هرگونه که راه می رویم همانگونه به یاد می آوریم: تغییرات راه رفتن از طریق بیوفیدبک، تعصب حافظه عاطفی منفی را تغییر می دهد
|کد مقاله||سال انتشار||مقاله انگلیسی||ترجمه فارسی||تعداد کلمات|
|34404||2015||5 صفحه PDF||سفارش دهید||4702 کلمه|
Publisher : Elsevier - Science Direct (الزویر - ساینس دایرکت)
Journal : Journal of Behavior Therapy and Experimental Psychiatry, Volume 46, March 2015, Pages 121–125
Background and objects Several studies have shown that physical exercise such as walking has effects on depression. These studies have focused on increasing intensity and amount of physical activity. In the present study, we investigated whether not only the intensity but also the style of physical activity affects depression related processes. Method Using an unobtrusive biofeedback technique, we manipulated participants (39 undergraduates) to change their walking patterns to either reflect the characteristics of depressed patients or a particularly happy walking style. The intensity of walking (i.e. walking speed) was held constant across condition. During walking, participants first encoded and later recalled a series of emotionally loaded terms. Results The difference between recalled positive and recalled negative words was much lower in participants who adopted a depressed walking style as compared to participants who walked as if they were happy. Limitations The effects of gait manipulation were investigated in a non-clinical group of undergraduates. Conclusions The observed change in memory bias supports the idea that beyond the intensity of walking the style of walking has effects on the vulnerability to depression.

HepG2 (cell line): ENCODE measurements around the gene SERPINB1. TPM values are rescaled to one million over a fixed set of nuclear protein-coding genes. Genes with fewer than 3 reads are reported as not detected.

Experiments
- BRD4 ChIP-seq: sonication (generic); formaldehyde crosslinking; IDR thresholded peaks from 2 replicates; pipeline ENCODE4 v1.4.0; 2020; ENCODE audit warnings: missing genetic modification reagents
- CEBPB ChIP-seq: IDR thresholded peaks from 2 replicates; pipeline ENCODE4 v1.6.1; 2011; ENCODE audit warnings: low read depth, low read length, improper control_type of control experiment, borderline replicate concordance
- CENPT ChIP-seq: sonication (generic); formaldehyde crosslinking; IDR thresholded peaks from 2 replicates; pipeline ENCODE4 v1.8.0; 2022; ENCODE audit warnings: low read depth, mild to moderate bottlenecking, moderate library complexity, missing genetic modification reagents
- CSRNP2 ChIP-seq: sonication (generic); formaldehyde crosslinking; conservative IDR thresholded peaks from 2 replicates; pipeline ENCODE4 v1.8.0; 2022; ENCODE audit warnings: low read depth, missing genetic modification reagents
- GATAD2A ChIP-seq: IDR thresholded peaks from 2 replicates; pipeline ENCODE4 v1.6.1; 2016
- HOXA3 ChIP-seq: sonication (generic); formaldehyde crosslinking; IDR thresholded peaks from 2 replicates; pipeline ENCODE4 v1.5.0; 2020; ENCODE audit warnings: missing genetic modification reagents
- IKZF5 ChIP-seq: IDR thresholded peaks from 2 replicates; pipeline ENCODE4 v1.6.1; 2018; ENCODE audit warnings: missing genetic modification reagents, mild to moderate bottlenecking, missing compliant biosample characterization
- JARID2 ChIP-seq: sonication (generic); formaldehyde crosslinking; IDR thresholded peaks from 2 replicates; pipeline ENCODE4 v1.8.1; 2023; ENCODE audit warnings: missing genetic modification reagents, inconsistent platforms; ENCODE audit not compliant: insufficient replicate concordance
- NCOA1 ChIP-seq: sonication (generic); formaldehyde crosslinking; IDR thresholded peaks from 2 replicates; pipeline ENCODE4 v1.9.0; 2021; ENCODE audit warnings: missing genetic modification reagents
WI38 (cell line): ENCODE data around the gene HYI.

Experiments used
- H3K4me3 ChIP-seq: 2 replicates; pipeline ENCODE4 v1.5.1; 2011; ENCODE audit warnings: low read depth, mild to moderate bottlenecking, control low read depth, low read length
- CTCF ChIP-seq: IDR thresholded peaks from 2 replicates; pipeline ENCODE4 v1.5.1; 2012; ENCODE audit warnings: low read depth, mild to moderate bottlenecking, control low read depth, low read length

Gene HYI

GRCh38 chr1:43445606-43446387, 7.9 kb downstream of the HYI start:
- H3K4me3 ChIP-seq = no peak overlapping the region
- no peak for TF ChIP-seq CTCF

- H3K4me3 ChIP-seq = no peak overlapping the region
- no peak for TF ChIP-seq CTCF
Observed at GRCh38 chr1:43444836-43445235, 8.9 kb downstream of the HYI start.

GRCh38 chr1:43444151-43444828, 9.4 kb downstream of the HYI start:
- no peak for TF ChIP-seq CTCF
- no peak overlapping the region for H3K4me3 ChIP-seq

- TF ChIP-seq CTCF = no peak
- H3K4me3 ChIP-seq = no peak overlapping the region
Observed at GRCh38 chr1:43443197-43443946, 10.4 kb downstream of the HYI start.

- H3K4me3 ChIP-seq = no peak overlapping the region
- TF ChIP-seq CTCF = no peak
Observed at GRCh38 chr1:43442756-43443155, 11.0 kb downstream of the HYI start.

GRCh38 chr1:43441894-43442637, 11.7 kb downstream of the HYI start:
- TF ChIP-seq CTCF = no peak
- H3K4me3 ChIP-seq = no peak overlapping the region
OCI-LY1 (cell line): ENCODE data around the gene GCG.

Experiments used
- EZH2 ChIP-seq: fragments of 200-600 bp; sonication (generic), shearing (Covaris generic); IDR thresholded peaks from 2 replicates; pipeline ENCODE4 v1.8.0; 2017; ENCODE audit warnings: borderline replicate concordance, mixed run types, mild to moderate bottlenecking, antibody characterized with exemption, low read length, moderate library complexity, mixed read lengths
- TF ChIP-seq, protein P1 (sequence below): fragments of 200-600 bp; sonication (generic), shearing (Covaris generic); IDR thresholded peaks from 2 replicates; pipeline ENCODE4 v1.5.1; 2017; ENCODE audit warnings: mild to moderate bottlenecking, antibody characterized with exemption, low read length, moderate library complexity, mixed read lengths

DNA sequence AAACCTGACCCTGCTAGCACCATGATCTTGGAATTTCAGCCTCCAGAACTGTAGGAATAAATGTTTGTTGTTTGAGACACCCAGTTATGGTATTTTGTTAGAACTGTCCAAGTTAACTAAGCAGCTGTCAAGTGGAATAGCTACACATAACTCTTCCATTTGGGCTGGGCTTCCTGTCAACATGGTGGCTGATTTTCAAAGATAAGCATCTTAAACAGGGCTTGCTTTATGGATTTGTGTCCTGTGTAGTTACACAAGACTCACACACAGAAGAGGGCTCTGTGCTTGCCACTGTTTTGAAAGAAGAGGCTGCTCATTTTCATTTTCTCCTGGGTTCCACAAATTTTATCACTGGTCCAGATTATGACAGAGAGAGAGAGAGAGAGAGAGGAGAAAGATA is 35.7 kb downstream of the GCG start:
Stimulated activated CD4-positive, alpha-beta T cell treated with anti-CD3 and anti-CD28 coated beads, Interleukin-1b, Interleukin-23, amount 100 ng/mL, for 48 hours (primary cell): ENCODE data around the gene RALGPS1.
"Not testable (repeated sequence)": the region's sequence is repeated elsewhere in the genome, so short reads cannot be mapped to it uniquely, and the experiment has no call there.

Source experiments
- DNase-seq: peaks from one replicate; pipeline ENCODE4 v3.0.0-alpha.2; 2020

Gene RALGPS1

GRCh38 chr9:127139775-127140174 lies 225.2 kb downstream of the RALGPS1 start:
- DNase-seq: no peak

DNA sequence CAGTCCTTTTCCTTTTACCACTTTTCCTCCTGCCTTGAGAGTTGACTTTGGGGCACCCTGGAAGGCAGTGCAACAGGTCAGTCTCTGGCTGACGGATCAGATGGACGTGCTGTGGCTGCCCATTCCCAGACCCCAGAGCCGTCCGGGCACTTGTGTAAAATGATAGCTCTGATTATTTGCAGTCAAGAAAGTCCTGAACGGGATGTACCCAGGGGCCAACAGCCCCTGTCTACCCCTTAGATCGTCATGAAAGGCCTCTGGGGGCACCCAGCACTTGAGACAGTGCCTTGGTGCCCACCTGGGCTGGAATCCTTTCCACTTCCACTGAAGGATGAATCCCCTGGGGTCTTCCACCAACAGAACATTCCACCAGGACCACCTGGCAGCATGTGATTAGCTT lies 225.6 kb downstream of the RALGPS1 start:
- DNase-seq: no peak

A number of studies have shown that physical exercise has effects on mood and can be therapeutic for patients suffering from Major Depressive Disorders (MDD). In a meta-analysis by Reed and Ones (2006) including 158 studies it was shown that engaging in acute exercise (e.g. walking) increases positive affect. In addition, Mata et al. (2012) found that natural variations in physical activity had effects on mood in depressed individuals. In this 1-week experience sampling study depressed individuals expressed higher levels of positive affect when they were physically active than during sedentary periods. Moreover, studies investigating physical exercise as a treatment approach have documented that engaging in prescribed exercise significantly reduces levels of depressive symptoms in clinical samples (Conney et al., 2013). Remarkably, the effects of exercise on MDD seem to be comparable to effects of antidepressant medication (Babyak et al., 2000 and Hoffman et al., 2011). Most of these physical treatment approaches to MDD posit that the central operating mechanism is the increased intensity of activity (Ekkekakis, 2003). It is proposed that the low activity level, which is characteristic for depressed individuals, should by increased to achieve the positive effects of exercises. However, in addition to a generally low level of activity, depressed individuals often show a number of further motoric characteristics. One central motoric characteristic of depressed individuals is a deviant gait pattern. A number of studies have shown a close relationship between walking style and depression (Bader et al., 1999, Lemke et al., 2000, Paleacu et al., 2007, Sloman et al., 1982 and Sloman et al., 1987). In a comprehensive analysis of gait characteristics in patients suffering from a current episode of major depression, for example, it has been demonstrated that patients not only showed reduced walking speed (i.e., activity level) but also smaller arm-swing amplitudes, smaller amplitude of vertical movements of the upper body, larger amplitudes of lateral body sway, and a more slumped and forward-leaning posture than healthy controls (Michalak et al., 2009). An analysis of speed dependent changes in gait parameters in non-clinical samples (Thorstensson, Nilsson, Carlson, & Zomlefer, 1984) makes it unlikely that gait characteristics of depressed patients are solely attributable to reduced walking speed (i.e., the intensity of walking). A large body of basic research points to the fact that not only changes in general activity level but also more subtle motoric changes can have profound effects on emotional information processing. Under the term ‘embodiment’ numerous studies have shown a complex and reciprocal relationship between the bodily expression of emotion and the way in which emotional information is processed (Niedenthal, 2007 and Niedenthal et al., 2005). The fact that emotional processes affect bodily states seems to be almost trivial. Obviously, emotions are expressed by the facial muscular system, but also in the static posture and dynamic activity of the whole body (Oberman et al., 2007 and Pitcher et al., 2008). More interesting are demonstrations of causal relations in the other direction. Diverse affective and cognitive processes are affected by manipulations of the muscular-skeletal system. For instance, in a seminal study Strack, Martin, and Stepper (1988) asked participants to hold a pen between their teeth, which forced them to contract the zygomaticus major muscle that is normally involved in the production of a smile. They found that the participants enjoyed cartoons more than those who were prevented from making zygomaticus contractions. Similarly, Stepper and Strack (1993) demonstrated that a slumped versus an upright sitting posture affected the way participants perceived positive feedback on a previously completed achievement test. Bodily processes can also influence affective memory. Riskind (1983) showed that certain postures affected the ease with which participants were able to recall either pleasant or unpleasant life experience and Förster and Strack (1996) demonstrated that nodding or shaking the head influences a person's recall of positive and negative words. Although basic research on embodiment effects on emotional information processing is flourishing, research on the effects of motoric system on processes relevant for psychopathological phenomena is largely lacking. In the current study, we manipulated participants' gait to adopt features reflecting the characteristics of happy or depressed walking behaviour using a biofeedback method. We then measured how many negative and positive words participants recalled from a previously presented list of items. Biased processing of self-referent material is one of the most intensively studied cognitive-affective correlates of depression. A large body of research has found that depression affects how information about oneself is processed, as evidenced by enhanced encoding and recall of negative self-referent material and by a reduced processing of positive information (Mathews and MacLeod, 2005, Matt et al., 1992 and Williams et al., 1997). We expected to observe a memory bias such that manipulating the participants to walk in a more depressed way would shift recall towards relatively more negative words, and making them walk happier would bias them towards remembering relatively more positive words. Walking speed was held constant across conditions to rule out that mere differences in activity level are responsible for group differences in memory bias. We choose memory bias as our primary outcome variable because we expected that the relatively short time gait changes we aimed to induce would have effects on more subtle emotional information processes (i.e., memory bias), before effects on conscious experienced affective states could be detected. However, we also assessed the conscious affective state in order to investigate whether the linkage between motor behavior and affective processes was mediated by the explicit experience of affective states or whether the sensorimotor system can affect these functions directly before effects on conscious affect become apparent.